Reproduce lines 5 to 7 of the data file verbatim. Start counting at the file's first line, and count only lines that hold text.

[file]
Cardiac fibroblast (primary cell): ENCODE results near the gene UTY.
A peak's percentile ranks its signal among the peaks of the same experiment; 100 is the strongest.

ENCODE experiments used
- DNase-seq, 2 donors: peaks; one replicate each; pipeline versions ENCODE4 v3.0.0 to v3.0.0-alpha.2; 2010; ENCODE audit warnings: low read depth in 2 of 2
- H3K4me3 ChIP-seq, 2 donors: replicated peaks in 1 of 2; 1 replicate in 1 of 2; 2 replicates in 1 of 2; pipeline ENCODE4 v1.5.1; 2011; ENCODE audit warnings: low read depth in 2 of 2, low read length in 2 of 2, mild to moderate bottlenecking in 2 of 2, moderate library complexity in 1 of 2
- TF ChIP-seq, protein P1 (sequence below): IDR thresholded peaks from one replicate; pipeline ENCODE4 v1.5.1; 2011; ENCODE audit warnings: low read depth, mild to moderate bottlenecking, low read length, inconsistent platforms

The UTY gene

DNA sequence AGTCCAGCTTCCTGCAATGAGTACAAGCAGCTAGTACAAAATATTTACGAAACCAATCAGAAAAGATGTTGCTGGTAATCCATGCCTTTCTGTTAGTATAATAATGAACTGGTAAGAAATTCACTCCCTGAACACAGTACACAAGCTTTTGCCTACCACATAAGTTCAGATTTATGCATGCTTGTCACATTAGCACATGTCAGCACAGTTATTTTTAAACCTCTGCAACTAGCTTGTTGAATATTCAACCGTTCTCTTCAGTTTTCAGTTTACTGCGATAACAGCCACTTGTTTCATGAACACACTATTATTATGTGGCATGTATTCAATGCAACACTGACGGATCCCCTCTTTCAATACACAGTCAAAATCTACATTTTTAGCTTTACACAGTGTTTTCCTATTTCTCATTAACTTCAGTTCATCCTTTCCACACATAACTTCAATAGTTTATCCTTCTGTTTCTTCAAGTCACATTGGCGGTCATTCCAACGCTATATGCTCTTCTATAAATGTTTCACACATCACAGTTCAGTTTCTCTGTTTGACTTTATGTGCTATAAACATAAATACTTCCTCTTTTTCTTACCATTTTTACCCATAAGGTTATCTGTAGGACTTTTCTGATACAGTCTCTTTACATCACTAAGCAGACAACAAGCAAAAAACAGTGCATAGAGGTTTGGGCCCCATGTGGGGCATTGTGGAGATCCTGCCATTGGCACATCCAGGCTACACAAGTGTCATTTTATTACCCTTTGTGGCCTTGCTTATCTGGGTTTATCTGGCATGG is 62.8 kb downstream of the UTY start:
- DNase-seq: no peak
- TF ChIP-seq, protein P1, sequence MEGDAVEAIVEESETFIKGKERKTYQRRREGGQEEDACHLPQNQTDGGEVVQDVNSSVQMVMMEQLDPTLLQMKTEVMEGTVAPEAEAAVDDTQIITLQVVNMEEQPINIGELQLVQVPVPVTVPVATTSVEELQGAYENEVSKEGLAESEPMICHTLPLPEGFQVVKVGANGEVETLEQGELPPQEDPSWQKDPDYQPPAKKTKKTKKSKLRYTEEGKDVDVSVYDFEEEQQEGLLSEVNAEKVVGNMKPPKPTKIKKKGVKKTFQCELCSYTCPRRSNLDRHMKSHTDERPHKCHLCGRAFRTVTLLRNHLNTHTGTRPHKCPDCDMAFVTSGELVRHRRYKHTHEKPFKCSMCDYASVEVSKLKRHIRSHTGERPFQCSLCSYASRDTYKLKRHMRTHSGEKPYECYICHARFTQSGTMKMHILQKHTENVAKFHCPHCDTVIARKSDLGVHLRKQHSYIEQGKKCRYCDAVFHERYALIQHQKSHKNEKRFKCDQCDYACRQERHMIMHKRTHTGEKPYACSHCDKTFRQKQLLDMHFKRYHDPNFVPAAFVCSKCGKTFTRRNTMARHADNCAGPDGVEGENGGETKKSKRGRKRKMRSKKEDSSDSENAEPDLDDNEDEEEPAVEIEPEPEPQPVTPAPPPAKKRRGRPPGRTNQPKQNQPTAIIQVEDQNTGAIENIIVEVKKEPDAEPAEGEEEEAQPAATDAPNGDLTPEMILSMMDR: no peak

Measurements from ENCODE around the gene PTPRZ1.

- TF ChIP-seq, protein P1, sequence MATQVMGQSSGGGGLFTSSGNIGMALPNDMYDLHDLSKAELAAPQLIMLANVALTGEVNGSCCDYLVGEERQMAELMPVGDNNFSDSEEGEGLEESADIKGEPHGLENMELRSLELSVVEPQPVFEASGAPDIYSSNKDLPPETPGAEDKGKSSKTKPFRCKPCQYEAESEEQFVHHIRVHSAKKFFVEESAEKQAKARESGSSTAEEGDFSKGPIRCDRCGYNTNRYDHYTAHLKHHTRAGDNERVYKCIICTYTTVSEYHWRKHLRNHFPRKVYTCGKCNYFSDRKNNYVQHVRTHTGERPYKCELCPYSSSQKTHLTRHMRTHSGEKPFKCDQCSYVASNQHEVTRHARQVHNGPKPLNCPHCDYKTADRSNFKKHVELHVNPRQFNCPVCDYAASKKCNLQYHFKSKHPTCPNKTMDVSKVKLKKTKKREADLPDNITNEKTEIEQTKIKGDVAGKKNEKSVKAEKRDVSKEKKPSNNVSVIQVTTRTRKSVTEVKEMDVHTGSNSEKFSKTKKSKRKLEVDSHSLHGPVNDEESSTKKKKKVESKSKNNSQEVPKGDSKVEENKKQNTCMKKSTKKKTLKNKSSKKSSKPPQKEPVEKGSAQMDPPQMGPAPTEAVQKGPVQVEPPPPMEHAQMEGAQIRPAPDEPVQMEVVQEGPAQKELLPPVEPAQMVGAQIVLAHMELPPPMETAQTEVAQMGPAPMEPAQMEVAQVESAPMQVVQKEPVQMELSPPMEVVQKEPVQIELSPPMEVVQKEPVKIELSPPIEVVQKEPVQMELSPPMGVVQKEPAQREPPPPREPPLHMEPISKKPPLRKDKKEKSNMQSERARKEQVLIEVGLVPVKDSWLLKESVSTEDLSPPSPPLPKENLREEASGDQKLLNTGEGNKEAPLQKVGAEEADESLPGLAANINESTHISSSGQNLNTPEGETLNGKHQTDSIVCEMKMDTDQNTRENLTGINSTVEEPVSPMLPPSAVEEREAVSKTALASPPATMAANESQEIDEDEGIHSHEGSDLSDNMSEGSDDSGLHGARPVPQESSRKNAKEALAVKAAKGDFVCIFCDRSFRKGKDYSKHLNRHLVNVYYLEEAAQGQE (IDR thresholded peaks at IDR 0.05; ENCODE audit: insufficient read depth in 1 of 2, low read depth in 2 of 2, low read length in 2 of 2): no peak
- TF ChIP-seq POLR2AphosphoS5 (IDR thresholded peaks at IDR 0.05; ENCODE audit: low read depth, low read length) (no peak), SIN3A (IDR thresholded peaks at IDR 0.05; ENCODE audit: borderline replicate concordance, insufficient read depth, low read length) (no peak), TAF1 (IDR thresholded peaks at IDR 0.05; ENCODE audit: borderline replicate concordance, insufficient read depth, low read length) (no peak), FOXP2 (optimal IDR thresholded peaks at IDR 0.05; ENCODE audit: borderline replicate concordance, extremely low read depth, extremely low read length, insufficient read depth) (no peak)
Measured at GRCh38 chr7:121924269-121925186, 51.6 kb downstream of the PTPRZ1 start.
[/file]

- H3K4me3 ChIP-seq, 2 donors: replicated peaks in 1 of 2; 1 replicate in 1 of 2; 2 replicates in 1 of 2; pipeline ENCODE4 v1.5.1; 2011; ENCODE audit warnings: low read depth in 2 of 2, low read length in 2 of 2, mild to moderate bottlenecking in 2 of 2, moderate library complexity in 1 of 2
- TF ChIP-seq, protein P1 (sequence below): IDR thresholded peaks from one replicate; pipeline ENCODE4 v1.5.1; 2011; ENCODE audit warnings: low read depth, mild to moderate bottlenecking, low read length, inconsistent platforms

The UTY gene